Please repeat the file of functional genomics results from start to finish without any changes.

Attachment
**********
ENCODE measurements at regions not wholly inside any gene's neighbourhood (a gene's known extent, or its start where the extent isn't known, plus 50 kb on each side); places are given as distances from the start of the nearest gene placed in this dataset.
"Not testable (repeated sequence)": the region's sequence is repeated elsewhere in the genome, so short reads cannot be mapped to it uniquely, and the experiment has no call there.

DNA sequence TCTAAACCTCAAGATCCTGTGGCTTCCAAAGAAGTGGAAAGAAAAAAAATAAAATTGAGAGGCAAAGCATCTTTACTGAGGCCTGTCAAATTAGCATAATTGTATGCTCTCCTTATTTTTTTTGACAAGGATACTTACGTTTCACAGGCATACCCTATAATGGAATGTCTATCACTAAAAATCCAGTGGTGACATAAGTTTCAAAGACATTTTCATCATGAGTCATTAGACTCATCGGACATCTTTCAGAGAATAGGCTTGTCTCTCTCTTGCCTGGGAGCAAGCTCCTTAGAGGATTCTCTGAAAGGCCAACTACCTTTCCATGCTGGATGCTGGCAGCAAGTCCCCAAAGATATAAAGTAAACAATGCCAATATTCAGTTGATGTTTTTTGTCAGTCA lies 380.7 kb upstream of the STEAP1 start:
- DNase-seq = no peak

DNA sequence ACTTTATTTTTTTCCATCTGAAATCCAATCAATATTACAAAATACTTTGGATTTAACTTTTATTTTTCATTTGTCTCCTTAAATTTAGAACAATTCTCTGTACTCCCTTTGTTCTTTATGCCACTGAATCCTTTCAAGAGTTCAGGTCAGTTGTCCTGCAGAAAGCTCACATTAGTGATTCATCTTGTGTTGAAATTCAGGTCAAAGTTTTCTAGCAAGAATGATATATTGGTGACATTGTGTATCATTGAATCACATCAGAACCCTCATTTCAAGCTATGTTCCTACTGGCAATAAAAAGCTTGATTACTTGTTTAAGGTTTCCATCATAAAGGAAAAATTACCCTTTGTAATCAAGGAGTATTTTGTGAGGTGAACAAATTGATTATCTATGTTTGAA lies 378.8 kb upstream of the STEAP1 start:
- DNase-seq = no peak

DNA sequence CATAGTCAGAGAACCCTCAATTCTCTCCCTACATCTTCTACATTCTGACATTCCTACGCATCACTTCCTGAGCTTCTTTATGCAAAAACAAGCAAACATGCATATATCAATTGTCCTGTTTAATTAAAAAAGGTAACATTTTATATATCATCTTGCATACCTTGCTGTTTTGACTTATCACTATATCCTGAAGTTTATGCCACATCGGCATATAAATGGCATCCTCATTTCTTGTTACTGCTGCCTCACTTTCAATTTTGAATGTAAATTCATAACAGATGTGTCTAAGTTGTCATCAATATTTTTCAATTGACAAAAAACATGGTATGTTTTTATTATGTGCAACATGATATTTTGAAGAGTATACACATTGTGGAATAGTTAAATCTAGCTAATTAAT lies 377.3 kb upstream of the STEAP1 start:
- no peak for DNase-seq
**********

ENCODE measurements at regions not wholly inside any gene's neighbourhood (a gene's known extent, or its start where the extent isn't known, plus 50 kb on each side); places are given as distances from the start of the nearest gene placed in this dataset.
"Not testable (repeated sequence)": the region's sequence is repeated elsewhere in the genome, so short reads cannot be mapped to it uniquely, and the experiment has no call there.

DNA sequence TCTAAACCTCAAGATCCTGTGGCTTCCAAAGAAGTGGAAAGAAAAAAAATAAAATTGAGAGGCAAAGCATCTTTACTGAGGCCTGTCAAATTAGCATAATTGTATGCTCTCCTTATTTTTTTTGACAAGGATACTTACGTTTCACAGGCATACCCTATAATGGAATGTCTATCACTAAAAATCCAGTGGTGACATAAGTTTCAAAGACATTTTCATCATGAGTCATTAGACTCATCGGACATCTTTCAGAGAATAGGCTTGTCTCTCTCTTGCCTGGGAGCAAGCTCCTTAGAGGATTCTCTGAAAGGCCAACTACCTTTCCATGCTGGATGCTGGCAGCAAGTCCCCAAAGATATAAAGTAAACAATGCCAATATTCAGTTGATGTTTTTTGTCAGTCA lies 380.7 kb upstream of the STEAP1 start:
- DNase-seq = no peak

DNA sequence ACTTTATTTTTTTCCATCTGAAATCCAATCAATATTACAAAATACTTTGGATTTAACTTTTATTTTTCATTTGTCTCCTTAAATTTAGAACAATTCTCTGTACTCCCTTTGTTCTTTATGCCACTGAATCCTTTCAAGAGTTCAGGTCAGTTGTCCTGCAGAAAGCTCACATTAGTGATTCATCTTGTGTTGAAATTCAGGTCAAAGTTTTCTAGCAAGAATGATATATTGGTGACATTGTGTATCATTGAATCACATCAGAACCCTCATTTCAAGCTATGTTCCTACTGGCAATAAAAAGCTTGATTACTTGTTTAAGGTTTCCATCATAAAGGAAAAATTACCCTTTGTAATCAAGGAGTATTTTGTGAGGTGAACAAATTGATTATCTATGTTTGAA lies 378.8 kb upstream of the STEAP1 start:
- DNase-seq = no peak

DNA sequence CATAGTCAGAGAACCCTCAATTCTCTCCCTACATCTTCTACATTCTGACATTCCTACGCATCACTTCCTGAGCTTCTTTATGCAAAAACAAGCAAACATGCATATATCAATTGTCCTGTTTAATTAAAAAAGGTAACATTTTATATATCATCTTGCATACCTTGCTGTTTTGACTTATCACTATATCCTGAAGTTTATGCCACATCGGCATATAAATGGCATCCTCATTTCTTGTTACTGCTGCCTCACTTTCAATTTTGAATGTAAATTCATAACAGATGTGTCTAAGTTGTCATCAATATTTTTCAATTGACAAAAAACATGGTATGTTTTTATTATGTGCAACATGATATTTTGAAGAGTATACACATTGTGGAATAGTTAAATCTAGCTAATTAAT lies 377.3 kb upstream of the STEAP1 start:
- no peak for DNase-seq